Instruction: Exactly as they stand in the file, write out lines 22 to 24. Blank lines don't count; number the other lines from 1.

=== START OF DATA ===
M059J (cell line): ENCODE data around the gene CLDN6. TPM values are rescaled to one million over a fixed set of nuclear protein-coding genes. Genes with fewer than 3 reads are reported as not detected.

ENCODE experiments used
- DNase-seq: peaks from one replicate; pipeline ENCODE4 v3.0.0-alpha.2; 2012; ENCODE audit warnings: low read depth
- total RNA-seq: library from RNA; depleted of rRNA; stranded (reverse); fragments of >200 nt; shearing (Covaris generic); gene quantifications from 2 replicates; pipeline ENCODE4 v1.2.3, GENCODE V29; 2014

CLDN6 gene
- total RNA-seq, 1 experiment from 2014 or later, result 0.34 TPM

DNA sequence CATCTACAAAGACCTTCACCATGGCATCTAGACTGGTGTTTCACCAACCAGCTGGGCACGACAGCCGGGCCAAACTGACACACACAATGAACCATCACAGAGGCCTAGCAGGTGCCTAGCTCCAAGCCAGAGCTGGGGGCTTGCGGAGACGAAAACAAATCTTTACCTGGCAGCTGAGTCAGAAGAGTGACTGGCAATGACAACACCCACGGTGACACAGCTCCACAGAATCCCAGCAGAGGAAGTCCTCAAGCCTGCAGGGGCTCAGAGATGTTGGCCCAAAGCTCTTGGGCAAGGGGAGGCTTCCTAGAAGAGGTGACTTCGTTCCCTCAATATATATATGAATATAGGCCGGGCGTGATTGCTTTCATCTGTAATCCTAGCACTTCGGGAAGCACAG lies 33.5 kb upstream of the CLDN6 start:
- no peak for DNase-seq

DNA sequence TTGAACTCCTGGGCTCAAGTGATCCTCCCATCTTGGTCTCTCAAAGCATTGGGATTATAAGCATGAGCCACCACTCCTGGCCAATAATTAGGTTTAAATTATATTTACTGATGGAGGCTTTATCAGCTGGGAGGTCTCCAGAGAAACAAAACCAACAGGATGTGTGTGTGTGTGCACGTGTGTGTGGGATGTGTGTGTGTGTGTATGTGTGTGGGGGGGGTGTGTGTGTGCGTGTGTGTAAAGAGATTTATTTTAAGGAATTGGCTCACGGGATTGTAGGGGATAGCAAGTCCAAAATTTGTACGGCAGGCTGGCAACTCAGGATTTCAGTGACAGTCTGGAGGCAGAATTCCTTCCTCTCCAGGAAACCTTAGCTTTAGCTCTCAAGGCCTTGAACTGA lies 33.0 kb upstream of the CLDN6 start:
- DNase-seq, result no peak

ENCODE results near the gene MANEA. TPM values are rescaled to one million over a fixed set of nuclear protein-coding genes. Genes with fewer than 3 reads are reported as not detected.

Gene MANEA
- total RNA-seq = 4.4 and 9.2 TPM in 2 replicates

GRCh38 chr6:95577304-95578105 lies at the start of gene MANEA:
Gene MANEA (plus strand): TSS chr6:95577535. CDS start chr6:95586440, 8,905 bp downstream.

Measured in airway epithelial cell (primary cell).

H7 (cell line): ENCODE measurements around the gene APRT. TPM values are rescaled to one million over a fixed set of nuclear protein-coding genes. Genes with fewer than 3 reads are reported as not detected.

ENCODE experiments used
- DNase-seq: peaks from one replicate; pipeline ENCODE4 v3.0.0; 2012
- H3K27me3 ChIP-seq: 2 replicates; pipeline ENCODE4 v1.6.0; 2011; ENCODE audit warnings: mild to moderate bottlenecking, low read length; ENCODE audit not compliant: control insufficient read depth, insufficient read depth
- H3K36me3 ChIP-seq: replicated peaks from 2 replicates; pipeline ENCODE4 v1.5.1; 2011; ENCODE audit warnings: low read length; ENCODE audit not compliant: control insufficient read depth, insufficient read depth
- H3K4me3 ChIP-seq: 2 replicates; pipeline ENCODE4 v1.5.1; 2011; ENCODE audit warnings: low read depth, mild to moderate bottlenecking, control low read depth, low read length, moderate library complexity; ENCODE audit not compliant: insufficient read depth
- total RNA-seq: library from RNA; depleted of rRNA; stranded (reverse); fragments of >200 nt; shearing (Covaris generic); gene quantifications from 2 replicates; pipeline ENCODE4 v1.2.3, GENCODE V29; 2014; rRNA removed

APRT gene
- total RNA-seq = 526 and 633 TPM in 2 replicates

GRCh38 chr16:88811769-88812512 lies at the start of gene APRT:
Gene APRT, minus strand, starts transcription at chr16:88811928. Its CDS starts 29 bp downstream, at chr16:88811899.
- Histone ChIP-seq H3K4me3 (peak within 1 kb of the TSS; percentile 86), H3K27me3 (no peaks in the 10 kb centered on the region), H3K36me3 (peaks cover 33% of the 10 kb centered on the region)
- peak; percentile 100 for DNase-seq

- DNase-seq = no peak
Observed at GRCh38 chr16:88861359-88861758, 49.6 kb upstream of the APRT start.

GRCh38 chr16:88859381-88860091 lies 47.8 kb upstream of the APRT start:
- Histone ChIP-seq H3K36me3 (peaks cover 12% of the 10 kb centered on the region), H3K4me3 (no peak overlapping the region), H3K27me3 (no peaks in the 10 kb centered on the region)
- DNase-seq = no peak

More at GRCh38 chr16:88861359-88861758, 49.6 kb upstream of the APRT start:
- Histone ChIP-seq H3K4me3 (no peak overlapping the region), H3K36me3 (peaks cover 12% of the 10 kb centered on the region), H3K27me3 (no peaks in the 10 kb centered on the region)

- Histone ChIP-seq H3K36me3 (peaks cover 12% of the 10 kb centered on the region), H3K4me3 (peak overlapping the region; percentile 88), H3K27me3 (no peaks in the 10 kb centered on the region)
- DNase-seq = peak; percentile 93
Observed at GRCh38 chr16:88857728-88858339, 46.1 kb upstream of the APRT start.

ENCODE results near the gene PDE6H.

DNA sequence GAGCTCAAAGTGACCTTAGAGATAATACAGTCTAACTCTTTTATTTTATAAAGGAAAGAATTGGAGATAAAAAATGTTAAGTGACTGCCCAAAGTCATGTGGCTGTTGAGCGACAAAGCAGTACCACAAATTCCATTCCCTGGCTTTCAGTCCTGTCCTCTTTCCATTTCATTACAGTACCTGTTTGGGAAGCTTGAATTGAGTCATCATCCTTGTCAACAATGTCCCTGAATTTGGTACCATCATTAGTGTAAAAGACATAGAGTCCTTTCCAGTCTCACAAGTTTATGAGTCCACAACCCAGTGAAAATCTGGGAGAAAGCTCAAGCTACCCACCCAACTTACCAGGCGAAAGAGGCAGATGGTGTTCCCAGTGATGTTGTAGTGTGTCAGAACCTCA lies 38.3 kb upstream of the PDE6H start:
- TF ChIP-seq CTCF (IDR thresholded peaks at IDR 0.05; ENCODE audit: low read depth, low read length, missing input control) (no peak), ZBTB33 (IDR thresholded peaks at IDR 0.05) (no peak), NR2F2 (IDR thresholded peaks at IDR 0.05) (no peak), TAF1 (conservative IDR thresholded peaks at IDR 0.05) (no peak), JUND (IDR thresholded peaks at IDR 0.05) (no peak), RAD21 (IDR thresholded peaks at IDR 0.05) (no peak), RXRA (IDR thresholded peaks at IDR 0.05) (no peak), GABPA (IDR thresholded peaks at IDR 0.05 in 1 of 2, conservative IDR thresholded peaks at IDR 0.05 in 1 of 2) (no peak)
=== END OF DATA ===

- H3K4me3 ChIP-seq: 2 replicates; pipeline ENCODE4 v1.5.1; 2011; ENCODE audit warnings: low read depth, mild to moderate bottlenecking, control low read depth, low read length, moderate library complexity; ENCODE audit not compliant: insufficient read depth
- total RNA-seq: library from RNA; depleted of rRNA; stranded (reverse); fragments of >200 nt; shearing (Covaris generic); gene quantifications from 2 replicates; pipeline ENCODE4 v1.2.3, GENCODE V29; 2014; rRNA removed

APRT gene